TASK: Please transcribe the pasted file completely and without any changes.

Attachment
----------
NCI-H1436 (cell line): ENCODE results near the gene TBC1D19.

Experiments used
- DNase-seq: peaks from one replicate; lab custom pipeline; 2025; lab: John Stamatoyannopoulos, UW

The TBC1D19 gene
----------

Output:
NCI-H1436 (cell line): ENCODE results near the gene TBC1D19.

Experiments used
- DNase-seq: peaks from one replicate; lab custom pipeline; 2025; lab: John Stamatoyannopoulos, UW

The TBC1D19 gene